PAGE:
11+ Maths involves Key Stage 2 Maths Curriculum:

Your child would have already studied Maths at Key Stage 1 and Key Stage 2, so they would already be familiar to most of the topics that come up in the 11+ Maths test. Though they might not have learnt each topic in school, and therefore the 11+ may introduce some new varieties of question which will be unfamiliar to your child. For instance, algebra problems, visualisation problems and mixed topic problems normally found on 11+ papers but could also be unfamiliar to your child.

It’s vital to know that though your child would be familiar to most of the topics in the test, the level of the questions could also be tougher than those they’ve done in school.

Topics Usually Come Up in the 11+ Maths Test:

Most commonly the topics in 11+ Maths can be classified into the following sections:

Number Knowledge — Your child could be examined on their knowledge of different numbers (e.g. prime numbers or square numbers) and their skill to recognise them. They might also be asked to work with ratios and proportions and use fractions, decimals and percentages.

Working with Numbers — Your child could be asked to use addition, subtraction, multiplication or division (or a mixture of all four operations) to solve number problems. They might also have to use their knowledge of place value and rounding to solve number problems.

Number Problems — Your child would have to find number patterns and be able to spot the rule for a given number sequence. They may also be asked to work with algebraic expressions or equations. Number problems can also be in the form of written descriptions where they would have to interpret the information in the question to find the correct answer.

Data Handling — Your child can be asked to find and interpret information in a table or a chart. They can be asked to spot why information is misleading. They might also be required to calculate the mean.

Shape and Space — Your child might be examined on their knowledge of the names and properties of 2D and 3D shapes. They can also be given questions involving area, perimeter, volume and symmetry. They could be asked to use coordinates to find points on a grid and carry out transformations. They can also be asked to visualise shapes in different positions to solve visualisation problems.

Units and Measures — Your child could be asked to read scales and convert between different units. Questions on time might require your child to count on or back from one time to another and to understand both digital and analogue clocks.

Mixed Problems — Your child could be asked to use their awareness of two or more different 11+ Maths topics to work out the answer to a problem.

There are Some Question Types that may be Unfamiliar:

The following types of questions are common on 11+ Maths tests, however your child might not have seen them.

Algebra Problems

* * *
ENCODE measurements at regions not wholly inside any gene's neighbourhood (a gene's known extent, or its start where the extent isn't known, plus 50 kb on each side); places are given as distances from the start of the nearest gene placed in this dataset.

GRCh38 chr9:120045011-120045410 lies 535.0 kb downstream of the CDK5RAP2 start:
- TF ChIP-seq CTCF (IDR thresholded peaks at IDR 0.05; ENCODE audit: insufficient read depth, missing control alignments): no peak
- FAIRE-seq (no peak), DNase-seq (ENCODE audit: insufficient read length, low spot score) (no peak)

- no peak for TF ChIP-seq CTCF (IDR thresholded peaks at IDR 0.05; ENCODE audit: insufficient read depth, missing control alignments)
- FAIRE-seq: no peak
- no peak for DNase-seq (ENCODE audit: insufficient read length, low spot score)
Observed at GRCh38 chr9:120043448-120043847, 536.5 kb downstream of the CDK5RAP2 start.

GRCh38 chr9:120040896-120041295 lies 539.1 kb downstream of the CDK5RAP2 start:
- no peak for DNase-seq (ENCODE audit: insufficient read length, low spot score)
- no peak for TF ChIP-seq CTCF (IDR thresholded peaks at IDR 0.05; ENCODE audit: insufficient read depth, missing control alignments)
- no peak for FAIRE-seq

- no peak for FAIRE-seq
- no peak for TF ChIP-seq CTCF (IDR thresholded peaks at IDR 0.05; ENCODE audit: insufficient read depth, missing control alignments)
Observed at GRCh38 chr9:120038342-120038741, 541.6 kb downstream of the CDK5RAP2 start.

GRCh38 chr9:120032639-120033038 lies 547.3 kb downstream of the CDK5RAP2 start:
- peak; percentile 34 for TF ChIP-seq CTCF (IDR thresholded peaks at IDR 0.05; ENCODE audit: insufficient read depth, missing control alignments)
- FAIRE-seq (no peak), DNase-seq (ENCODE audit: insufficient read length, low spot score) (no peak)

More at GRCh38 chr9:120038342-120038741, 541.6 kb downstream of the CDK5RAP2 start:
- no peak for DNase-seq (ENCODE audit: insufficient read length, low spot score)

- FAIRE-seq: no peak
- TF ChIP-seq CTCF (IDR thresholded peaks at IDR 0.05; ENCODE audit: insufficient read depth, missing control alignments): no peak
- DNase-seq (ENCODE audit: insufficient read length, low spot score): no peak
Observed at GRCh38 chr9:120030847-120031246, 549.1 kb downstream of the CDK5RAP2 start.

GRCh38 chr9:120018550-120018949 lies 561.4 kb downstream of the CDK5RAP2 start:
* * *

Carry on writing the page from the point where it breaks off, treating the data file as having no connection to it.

Some questions could include representing numbers as letters or shapes. In these questions, your child could be asked to solve an equation to find an unknown value, or to choose the right expression from a group of options. Here’s an example:

Visualisation Problems

To solve visualisation problems your child would have to visualise a shape being flipped, rotated or viewed from a different angle. Here’s an example:

Mixed Topic Problems

These questions examine your child on two or more different maths topics. Your child would have to work out what the question is asking them to do, and the right way to find the answer. Here’s an example:

11+ English

The 11+ English test evaluates your child on their literacy skills. This subject is only tested by GL Assessment, while elements of it are also included in CEM Verbal Reasoning.

11+ English covers Topics on the English Curriculum

The English test covers skills taught at Key Stage 1 and Key Stage 2 such as reading and writing, punctuation, spelling and grammar. In the 11+, the texts and vocabulary your child will need to read and understand might be more challenging than what they have learnt at school.

The GL English Paper Test

There are three question types that normally emerge in the English test:

  • Comprehension
  • Writing
  • Spelling, Punctuation and Grammar

The English test could either be standard answer or multiple choice and therefore the format differs for every school. Some schools and LAs do not set a writing test, or only use it as a decider. (tiebreaker)


One long text or two shorter texts would be given your child to read, followed by a series of questions about the text they have read. Texts could be fiction or non-fiction and the questions about these can be divided into three categories:

Standard Comprehension — These questions analyse your child’s understanding of the text. For example, they could be asked about what would happen in the text, what a certain character is like or how the character feels. Here are some typical comprehension questions:

Word Meanings — These questions assess your child’s vocabulary. For example:

Word Types and Techniques — Questions here will assess your child’s understanding of parts of speech, such as nouns or verbs, and literary techniques. See an example of this type of question:

Spelling, Punctuation and Grammar

Spelling and punctuation questions would require your child to spot mistakes in a piece short text. In standard answer tests, they might be required to fix spellings or add punctuation marks to sentences. See example of multiple-choice punctuation question and a standard answer spelling question:

Grammar questions would require a child to pick the correct word from the list of options to complete a short text. Here’s an example of this sort of question:


In certain LAs, children would do a writing test as part of the English test. They would be given between 20 minutes and an hour to write an essay or short story. There is generally a choice of questions — These are some examples:

Other Question Types

Some English tests involve shorter exercises to evaluate word knowledge and vocabulary. Your child might be asked to detect the odd one out from a list of words, make compound words, place words in alphabetical order, reorder words to make a sentence or reorder sentences to make a story.